What does your breakfast plate usually look like? In my house, we typically opt for a big plate of fluffy scrambled eggs. Jam-packed with quality protein, amino acids, vitamins, and minerals, they’re an easy-to-make morning meal that quickly fills up our tummies and leaves us feeling fueled. But when Fido starts staring up at the omelet with those sweet puppy eyes, you may question: Can dogs eat eggs?
Short answer: Yes!
According to the U.S. Department of Agriculture, one large whole egg touts:
- Water – 75.8 g
- Calories – 148
- Protein – 12.4 g
- Total Fat – 9.96 g
- Nitrogen – 1.99 g
- Carbohydrates – 0.96 g
- Calcium – 48 mg
- Iron – 1.67 mg
- Magnesium – 11.4 mg
- Phosphorus – 184 mg
- Potassium – 132 mg
- Sodium – 129 mg
- Zinc – 1.24 mg
- Iodine – 49.1 µg
- Selenium – 31.1 µg
- Thiamin – 0.077 mg
- Riboflavin – 0.419 mg
- Choline – 335 mg
- Folate – 71 µg
- Retinol – 179 µg
- Lutein – 230 µg
- Zeaxanthin – 229 µg
- Vitamin A – 180 µg
- Vitamin B-6 – 0.063 mg
- Vitamin B-12 – 1.02 µg
- Vitamin D – 2.46 µg
Benefits of Eggs
Here’s a fun fact: Dogs can eat all parts of an egg. They can eat the whites, the yolk, and even the shell! Each part offers up an array of health benefits. Overall, some top benefits include:
- Supports a Strong Immune System – Eggs are rich in various vitamins and minerals that help support immunity.
- Can Help Settle Tummy Troubles – Much like plain chicken and rice, eggs are a wonderful bland food for pups who aren’t feeling well or recovering from tummy troubles.
- Good For Anemic Dogs – Dogs who suffer from anemia (too few red blood cells) need lots of iron, which is plentiful in egg yolks.
- Supports Thyroid Health – Eggs are an excellent source of iodine, an essential mineral needed by the thyroid.
- Builds Strong Muscles – Eggs are rich in amino acids, the building blocks of protein. Once a dog’s body breaks down protein, it’s absorbed through the GI tract and used to build and maintain muscles.
- Healthy Bones & Teeth – The vitamin D and calcium in eggs are to thank here. Vitamin D aids calcium absorption, which helps build strong bones and teeth!
- Eye Health – Eggs contain a good amount of lutein and zeaxanthin. Experts say these carotenoids help to protect a dog’s retina — the light-sensitive inner wall of the eye — from oxidative damage.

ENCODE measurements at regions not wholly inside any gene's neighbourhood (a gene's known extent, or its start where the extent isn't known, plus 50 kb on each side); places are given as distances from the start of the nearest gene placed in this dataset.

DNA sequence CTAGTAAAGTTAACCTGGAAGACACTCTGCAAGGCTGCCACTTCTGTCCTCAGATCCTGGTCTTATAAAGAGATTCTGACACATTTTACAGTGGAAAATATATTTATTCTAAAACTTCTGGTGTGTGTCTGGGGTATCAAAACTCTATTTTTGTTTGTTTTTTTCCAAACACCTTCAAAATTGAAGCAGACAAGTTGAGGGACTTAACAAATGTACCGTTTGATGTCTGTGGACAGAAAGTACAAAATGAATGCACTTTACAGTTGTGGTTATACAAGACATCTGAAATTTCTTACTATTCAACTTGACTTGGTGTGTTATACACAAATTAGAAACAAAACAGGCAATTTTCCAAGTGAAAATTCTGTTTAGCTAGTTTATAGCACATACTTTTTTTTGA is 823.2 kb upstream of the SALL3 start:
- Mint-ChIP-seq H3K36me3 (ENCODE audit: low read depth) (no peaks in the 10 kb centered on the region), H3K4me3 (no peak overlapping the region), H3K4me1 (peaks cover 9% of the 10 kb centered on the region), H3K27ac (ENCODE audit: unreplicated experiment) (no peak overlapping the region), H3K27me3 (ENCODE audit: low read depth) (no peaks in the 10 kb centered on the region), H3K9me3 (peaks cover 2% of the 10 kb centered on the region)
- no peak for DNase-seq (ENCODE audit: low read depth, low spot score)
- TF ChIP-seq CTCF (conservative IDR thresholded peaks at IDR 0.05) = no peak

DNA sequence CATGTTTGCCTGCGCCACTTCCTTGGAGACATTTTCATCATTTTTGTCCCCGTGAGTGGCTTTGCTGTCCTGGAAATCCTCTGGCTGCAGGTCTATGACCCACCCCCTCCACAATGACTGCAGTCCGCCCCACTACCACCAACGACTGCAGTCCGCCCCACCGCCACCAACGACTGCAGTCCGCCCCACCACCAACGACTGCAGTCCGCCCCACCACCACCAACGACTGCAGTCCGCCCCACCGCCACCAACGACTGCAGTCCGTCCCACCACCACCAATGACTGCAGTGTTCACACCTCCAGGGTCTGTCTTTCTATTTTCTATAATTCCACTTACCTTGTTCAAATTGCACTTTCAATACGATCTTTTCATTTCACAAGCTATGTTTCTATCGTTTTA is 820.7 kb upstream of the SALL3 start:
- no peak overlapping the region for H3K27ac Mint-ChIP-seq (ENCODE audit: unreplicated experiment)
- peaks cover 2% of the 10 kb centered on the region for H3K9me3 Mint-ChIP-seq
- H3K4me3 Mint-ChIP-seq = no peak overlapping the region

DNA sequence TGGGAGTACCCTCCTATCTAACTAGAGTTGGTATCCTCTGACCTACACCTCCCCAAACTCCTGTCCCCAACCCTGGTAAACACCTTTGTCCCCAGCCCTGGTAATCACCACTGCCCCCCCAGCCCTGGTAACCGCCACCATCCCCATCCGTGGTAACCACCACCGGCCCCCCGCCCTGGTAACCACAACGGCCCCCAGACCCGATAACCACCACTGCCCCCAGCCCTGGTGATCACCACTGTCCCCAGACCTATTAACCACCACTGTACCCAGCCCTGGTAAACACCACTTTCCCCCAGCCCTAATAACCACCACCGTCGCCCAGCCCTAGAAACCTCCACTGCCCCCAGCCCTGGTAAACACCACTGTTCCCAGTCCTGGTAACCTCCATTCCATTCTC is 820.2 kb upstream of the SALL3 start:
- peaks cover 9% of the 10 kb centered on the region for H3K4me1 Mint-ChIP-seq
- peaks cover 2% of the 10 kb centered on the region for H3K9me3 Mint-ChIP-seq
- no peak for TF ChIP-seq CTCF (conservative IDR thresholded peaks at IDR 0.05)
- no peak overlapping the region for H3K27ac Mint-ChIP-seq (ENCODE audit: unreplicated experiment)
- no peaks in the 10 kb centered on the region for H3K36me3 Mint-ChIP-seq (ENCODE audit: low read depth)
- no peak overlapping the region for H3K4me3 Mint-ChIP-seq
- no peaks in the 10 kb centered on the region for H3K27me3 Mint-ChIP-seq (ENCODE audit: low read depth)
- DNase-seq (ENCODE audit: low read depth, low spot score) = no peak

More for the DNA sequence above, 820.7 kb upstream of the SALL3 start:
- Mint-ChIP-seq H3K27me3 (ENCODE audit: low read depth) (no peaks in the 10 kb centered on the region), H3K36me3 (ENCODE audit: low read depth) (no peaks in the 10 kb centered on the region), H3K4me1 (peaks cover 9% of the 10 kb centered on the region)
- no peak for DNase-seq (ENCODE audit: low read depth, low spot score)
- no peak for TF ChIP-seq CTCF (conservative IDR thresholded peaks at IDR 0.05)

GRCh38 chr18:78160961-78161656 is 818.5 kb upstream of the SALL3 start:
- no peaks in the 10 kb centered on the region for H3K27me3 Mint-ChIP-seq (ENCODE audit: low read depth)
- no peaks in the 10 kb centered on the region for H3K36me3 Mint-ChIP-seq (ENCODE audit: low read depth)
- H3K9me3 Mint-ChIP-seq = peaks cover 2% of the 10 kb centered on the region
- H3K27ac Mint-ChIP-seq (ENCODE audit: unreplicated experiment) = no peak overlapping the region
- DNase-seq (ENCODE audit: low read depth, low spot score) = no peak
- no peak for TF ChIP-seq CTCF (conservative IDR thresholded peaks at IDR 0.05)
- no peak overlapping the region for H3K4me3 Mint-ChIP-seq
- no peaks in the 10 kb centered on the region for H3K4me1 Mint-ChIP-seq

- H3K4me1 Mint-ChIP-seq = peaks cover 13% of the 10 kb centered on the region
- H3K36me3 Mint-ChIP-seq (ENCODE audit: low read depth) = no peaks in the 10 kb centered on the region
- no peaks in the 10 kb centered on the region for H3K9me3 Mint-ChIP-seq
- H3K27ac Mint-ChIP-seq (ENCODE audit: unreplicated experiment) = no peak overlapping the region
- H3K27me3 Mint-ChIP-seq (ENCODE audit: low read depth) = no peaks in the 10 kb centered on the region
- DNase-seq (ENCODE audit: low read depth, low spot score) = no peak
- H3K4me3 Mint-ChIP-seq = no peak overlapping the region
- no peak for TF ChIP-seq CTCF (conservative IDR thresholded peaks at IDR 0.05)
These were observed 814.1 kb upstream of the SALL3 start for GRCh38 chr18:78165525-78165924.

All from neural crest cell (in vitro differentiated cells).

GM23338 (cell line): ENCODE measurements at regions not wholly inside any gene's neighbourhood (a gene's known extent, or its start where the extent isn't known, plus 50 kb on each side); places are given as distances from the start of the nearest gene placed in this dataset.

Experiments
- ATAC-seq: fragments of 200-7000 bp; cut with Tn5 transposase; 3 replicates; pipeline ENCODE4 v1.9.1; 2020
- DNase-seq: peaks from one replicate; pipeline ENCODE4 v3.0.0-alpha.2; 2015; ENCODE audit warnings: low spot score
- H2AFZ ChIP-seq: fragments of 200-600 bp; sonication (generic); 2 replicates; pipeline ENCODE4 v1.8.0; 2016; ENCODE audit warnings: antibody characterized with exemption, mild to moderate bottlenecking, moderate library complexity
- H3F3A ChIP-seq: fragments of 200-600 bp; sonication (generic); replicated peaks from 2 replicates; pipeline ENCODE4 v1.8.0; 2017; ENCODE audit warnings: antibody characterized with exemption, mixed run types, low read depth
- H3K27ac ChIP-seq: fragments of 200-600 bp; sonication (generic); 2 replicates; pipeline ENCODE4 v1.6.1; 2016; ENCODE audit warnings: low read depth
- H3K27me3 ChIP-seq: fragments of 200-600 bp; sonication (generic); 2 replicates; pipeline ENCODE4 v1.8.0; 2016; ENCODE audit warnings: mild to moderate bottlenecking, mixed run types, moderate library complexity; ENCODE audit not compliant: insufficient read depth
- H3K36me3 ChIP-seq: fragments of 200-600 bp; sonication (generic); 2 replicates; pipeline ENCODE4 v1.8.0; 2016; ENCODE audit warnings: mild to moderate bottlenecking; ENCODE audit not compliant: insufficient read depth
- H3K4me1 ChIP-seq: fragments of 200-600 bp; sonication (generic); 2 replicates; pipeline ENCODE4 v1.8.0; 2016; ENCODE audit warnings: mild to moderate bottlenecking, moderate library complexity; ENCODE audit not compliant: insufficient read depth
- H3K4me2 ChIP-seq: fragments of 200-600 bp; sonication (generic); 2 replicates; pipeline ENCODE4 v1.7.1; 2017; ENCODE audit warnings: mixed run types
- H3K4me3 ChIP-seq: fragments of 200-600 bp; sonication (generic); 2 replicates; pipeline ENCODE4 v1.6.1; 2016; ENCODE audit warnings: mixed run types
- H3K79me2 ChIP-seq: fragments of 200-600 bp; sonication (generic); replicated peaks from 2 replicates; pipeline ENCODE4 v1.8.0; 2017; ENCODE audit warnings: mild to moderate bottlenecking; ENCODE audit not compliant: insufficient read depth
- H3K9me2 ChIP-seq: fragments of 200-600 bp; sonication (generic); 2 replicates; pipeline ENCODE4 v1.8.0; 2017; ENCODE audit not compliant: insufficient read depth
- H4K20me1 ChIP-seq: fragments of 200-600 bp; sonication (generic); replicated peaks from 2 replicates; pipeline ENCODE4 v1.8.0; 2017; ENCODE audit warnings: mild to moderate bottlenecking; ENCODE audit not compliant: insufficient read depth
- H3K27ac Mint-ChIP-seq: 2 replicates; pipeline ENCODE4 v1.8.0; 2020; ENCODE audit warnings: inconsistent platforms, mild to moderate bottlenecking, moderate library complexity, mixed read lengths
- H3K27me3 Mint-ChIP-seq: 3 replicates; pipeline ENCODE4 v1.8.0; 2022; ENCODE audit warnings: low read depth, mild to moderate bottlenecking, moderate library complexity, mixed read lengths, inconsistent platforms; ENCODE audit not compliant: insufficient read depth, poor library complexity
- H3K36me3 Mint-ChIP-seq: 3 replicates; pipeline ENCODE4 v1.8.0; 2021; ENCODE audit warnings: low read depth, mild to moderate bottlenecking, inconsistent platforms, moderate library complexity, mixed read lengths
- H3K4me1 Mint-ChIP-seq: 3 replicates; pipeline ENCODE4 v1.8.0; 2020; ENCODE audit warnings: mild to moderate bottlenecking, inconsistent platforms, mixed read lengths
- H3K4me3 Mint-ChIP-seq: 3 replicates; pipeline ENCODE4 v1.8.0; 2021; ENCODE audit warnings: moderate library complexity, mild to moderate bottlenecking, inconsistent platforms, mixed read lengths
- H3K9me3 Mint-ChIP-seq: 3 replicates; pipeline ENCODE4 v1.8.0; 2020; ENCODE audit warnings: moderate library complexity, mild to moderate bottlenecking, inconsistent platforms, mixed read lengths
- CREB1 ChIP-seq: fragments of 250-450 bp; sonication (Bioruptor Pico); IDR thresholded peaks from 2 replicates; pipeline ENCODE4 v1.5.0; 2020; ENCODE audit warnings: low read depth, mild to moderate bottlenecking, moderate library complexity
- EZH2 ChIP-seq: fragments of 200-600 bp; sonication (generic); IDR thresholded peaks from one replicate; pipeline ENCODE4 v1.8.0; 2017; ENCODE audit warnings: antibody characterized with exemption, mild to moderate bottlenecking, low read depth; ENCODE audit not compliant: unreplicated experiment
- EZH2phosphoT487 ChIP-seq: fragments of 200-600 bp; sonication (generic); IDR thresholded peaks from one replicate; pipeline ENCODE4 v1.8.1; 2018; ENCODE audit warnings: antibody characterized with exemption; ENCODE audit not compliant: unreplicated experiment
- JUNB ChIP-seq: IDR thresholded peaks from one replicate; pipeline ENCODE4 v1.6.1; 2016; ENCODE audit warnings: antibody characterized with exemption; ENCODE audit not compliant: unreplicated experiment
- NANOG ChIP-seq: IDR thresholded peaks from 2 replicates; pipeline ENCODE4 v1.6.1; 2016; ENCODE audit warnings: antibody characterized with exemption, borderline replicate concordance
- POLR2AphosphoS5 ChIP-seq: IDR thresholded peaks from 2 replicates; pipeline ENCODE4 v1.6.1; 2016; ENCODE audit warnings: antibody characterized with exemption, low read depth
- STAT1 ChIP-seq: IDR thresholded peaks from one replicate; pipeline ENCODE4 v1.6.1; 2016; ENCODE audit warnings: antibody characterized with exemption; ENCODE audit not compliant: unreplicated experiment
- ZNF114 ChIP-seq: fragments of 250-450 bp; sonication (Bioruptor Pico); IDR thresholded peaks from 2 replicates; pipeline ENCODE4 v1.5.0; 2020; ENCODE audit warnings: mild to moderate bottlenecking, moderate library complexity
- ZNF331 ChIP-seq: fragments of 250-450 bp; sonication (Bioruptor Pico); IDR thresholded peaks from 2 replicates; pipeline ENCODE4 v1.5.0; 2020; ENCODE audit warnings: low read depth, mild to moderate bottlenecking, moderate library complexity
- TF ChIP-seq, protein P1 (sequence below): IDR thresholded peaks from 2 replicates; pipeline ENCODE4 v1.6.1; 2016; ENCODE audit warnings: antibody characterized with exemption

- Improved Skin & Coat – The lutein and zeaxanthin found in eggs also help promote healthy skin.
Concerns Some Pet Parents Have
- Egg whites contain enzyme inhibitors, which may affect digestion. However, canine nutrition experts say this isn’t a concern if you are feeding a well-balanced diet and aren’t relying on eggs as your dog’s main source of nutrition.
- Egg whites also contain something called avidin, which is a Biotin inhibitor. Biotin is essential for your dog’s overall health. However, it’s important to note that biotin deficiencies are pretty rare, and it would take consuming a large number of eggs to trigger an issue. Additionally, this isn’t a concern with cooked egg or when consuming whole eggs, as egg yolks are very high in biotin.
- Feed eggs either scrambled or hard-boiled and make sure to chop them up into bite-size pieces before offering them to your pooch.
- Hold the salt! While you may like to spice up your eggs, leave your pup’s serving plain.
- Incorporate cooked eggs into your dog’s meals as a protein-booster or offer on the side as a special treat.
- Try my Doggy Frittata recipe as a special treat!
- In my cookbook, Proud Dog Chef: Tail-Wagging Good Treat Recipes, you’ll find a recipe for Doggy Deviled Eggs on page 166. Try it!
- Many of my homemade dog treat recipes call for eggs!
While eggs are chock full of goodness, they are a bit high in fat. So, don’t overdo it! In general, anywhere from half to one full egg is good for small dogs. Large breeds can have one or two eggs every few days.
For The Egg Shells
If you home-cook for your dog’s food, adding ground eggshell to their meal is a great way to add calcium. When I was home-cooking for my pups, I would dry out the shells and then run them through the food processor until I was left with a fine powder. Then, I would sprinkle the powder into my dog’s food! 1/2 teaspoon of powdered eggshell equals 1000mg of calcium. Note: When cooking homemade for your pooch it’s super important to make sure your recipe is nutritionally balanced or you could actually do more harm than good.
Get More Doggy Food Facts
This feature is part of a weekly web series called Food Facts Friday. Every Friday, we share foods that are great for our canine companions. Check out other foods highlighted in this series HERE!